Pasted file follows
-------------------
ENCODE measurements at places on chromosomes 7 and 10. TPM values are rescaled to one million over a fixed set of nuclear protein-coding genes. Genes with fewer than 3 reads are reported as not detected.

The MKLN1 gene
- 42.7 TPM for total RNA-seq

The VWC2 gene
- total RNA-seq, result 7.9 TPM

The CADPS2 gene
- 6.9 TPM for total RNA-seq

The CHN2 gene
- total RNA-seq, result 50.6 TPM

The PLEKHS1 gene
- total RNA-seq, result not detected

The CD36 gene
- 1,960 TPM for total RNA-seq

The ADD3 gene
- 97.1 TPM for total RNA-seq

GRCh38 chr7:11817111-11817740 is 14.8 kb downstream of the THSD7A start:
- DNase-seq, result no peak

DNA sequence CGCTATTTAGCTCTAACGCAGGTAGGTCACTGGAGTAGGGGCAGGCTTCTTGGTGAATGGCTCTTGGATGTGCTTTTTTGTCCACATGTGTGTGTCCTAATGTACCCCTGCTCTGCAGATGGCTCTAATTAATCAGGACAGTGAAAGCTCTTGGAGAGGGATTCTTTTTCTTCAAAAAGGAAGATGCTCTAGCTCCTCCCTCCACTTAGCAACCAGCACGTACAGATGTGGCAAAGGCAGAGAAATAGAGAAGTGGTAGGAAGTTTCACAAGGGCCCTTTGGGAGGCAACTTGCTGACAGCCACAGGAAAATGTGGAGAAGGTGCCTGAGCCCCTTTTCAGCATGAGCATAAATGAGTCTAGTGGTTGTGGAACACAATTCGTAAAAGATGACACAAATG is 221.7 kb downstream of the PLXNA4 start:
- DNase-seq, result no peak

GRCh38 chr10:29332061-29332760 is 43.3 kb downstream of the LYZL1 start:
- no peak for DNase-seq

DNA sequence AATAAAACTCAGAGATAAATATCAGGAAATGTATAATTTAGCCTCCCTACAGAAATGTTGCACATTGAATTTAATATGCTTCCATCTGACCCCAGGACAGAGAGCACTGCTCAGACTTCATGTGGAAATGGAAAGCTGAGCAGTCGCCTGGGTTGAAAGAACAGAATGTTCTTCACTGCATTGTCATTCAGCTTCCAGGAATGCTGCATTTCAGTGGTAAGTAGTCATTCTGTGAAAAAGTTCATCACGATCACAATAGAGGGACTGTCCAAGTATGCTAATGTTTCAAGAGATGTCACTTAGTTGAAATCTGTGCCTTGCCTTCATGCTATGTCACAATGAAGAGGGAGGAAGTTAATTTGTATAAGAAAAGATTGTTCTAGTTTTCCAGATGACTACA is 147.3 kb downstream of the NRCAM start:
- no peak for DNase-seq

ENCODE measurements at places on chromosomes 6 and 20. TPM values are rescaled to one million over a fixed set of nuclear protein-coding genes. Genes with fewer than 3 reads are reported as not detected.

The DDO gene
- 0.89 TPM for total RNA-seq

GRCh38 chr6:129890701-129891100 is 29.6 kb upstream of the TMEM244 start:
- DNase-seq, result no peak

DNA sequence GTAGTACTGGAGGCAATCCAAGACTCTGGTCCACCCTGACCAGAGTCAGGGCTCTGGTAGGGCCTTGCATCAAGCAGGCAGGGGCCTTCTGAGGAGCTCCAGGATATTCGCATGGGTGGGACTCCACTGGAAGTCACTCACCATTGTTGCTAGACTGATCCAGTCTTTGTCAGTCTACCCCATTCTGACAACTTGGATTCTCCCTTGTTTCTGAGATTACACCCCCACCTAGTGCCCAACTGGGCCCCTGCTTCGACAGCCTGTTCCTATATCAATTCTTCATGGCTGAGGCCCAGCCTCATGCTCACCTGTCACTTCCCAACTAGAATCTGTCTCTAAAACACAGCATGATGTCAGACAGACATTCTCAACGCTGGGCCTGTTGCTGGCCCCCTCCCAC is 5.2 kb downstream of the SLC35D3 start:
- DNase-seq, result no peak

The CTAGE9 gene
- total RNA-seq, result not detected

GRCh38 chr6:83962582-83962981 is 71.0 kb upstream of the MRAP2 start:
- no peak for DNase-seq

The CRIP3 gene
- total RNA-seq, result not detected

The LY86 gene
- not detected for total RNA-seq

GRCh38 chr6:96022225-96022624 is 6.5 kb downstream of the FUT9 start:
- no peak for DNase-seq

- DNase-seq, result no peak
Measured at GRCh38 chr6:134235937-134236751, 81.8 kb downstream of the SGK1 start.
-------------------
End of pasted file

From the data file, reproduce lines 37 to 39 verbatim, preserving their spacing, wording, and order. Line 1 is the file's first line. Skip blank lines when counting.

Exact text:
The LY86 gene
- not detected for total RNA-seq

GRCh38 chr6:96022225-96022624 is 6.5 kb downstream of the FUT9 start: